The boy served Uncle Sam then
married his sweetheart
My mom and he stayed together
till death did them part.

Chorus 1

In thirty nine I was born

into my parents care
Although I was the fourth boy
there was love to spare
The brother just before me had
died in his first year
Two boys remained behind when the
oldest wed his dear.
Looking back now I can see
we were poor as mice
We had no running water
and no electric lights.
But we grew up in a strong
and loving fam'ly home
We didn't know we were poor
till we were nearly grown.

Chorus 1

The fifties brought some changes;

at first they did no harm.
Soon we knew we couldn't live
on our little farm.
One night the kitchen table saw
us gathered all around;
With many tears and sorrows
here is what we found.
We had no choice but to sell
the farm and move away
To Florida where Dad could get
a job and earn good pay.
Since our home was sold I've
seen many years of toil,
But still my roots are buried deeply
in that prairie soil.

Chorus 2:

Gone are the times when earth air

and water were unspoiled,
Not many family farms are left
on the prairie soil.

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I'd Still Be Young (If I Weren't So Old).

(Max Robinson)
November 6, 2000.

I was a high school athlete star
With honors brought home from near and far
Now after a game of shuffle board
A 2-hour nap is my reward.

Chorus:

Hare turns gray, eyes grow dim
And visits to the doctor are mighty grim
Who was it said these years are gold?
I'd still be young if I weren't so old.

I used to stay up all night long
Drinkin' beer and singin' songs
Now decaf coffee is my extreme
Then fall asleep perchance to dream.

Chorus

Back when I was in my teens
The girls -- well you know what I mean
Now-a-days when I kiss my wife
I take a chance and risk my life.

Chorus

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He Plowed His Fields.

(Max Robinson)
March 4, 1994.
Revised September 1997.
Formerly "Within My Memory".
Revised January 5, 1999.

My father spent his life in toil
To scratch a living from the unforgiving soil
Had little schooling but was nobody's fool
He had a wisdom they can't teach in school.

Chorus:

He plowed his fields
Then sowed his seed
And kept us well, my brothers, Mom and me
He always answered every question patiently
Though he is gone he lives within my memory.

He looked forward happily to the coming day
He never worried, that was his way
We lived in poverty and pleasures were few
Yet somehow he always saw us through.

Chorus

He had a thousand dreams that would not come true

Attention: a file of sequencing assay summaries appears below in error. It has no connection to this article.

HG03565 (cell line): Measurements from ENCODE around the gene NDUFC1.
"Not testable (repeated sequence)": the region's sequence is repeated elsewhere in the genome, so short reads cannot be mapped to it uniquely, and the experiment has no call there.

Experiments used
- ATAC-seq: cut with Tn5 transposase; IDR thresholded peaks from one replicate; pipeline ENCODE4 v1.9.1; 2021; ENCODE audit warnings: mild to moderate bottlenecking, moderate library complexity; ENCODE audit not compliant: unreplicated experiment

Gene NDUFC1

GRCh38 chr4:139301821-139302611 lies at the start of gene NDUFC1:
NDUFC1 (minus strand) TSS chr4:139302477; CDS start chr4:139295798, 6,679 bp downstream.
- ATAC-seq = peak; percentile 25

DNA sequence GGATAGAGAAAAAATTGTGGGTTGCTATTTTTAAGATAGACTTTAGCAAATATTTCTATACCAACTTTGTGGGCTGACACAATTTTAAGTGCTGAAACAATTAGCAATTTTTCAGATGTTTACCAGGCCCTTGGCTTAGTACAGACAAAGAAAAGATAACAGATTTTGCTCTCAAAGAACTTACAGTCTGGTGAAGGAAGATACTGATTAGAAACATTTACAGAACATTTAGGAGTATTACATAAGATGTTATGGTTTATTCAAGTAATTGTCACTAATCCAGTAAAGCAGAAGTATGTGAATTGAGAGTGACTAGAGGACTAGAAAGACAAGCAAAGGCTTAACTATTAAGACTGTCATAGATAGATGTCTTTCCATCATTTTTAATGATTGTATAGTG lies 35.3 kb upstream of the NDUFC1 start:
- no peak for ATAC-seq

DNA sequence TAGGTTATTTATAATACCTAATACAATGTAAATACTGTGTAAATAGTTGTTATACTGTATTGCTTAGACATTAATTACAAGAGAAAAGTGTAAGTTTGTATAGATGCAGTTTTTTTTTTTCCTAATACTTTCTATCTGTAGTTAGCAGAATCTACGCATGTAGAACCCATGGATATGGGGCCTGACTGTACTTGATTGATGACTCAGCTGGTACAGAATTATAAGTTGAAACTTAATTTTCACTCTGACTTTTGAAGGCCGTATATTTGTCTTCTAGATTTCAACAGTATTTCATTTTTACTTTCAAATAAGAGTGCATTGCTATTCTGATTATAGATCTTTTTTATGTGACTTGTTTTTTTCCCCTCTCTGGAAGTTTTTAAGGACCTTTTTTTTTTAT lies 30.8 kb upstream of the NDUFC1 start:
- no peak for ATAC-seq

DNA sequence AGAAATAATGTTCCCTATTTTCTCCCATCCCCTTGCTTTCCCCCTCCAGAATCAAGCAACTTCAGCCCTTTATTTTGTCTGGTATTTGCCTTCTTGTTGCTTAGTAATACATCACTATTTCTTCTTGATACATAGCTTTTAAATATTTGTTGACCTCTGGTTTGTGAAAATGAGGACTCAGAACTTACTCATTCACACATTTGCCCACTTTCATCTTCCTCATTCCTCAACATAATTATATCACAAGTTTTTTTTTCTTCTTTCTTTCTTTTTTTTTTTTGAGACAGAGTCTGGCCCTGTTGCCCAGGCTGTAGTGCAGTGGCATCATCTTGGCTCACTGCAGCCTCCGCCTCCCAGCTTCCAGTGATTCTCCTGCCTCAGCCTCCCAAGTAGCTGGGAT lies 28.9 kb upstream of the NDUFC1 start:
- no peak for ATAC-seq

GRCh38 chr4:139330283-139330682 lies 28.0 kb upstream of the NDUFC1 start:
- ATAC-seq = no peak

Wishing for a change that was overdue
We'd find better times coming 'round our door
I pray his dreams are fulfilled on Heaven's shore.

Chorus

Coda:

He's living on and dreaming still
Deep down inside of me.

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I'm Looking For the Highway.

(Max Robinson)
January 4, 1996.

A young man has the wanderlust
we never know why
He leaves his hometown if he has
to stay he thinks he'll die.
The years role by and now he feels
a pull that's growing strong
And almost without knowing he
begins to sing this song.

Chorus:

I'm looking for the highway that

will lead me back home.
The memories of days gone by
are bright as polished chrome
That is where my roots are, why
did I decide to roam?
I'm looking for the highway that
will lead me back home.

The cities call and people leave
their country lives behind.
They don't know how rich they were
for money strikes them blind.
They have big houses, fine cars and
high state in other's eyes
Why are they so unhappy? Then
one day they realize.

Chorus

They say you can't go home again

no matter how you try.
But I'll recall my place of birth
until the day I die.
The highways you can drive shown
on maps are the wrong kind
The highway that will lead me home
is deep inside my mind.

Chorus

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The Pictures On My Radio.

(Max Robinson)
May 27, 1993.
Revised Aug. 4, 1998.

I remember when I was
no more than three or four
Listening to the radio
while playing on the floor.
I learned the words by heart to all
the songs they played;
And sang along with every one
to pass the long, long day.
My favorite cowboy shows were
Tom Mix and "The Lone Ranger";
They always ended "The Tom Mix Show"
by leaving him in danger.
"The F. B. I. In Peace and War",
"The Shadow" and "The Thin Man"
Would solve the crime and catch the crook
in half an hour's time span.

I can't hear shows like "Fibber McGee

and Molly" any more;
I laughed until I cried when he
opened that closet door.
I shivered in the cold with
Sergeant Preston and old King;
And I stood on the stage
and sang duets with Bing.
It was nineteen fifty when I
saw my first TV,
I was disappointed in
the pictures I could see.
The pictures on my radio were
in color and life size;
But TV pictures were all gray
and tiny to my eyes.

The golden age of radio

has been gone for years
As I explore the dial today
my eyes are filled with tears
News morning, noon and night
or endless call in shows
I wonder if it's worth restoring
vintage radios.
But sometimes as I spin the dial
late into the night,
I hear a sound and my
imagination takes flight
Once again Lone Ranger rides
as he did long ago
And in my mind I see those pictures
on my radio.

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This page last updated June 24, 2009.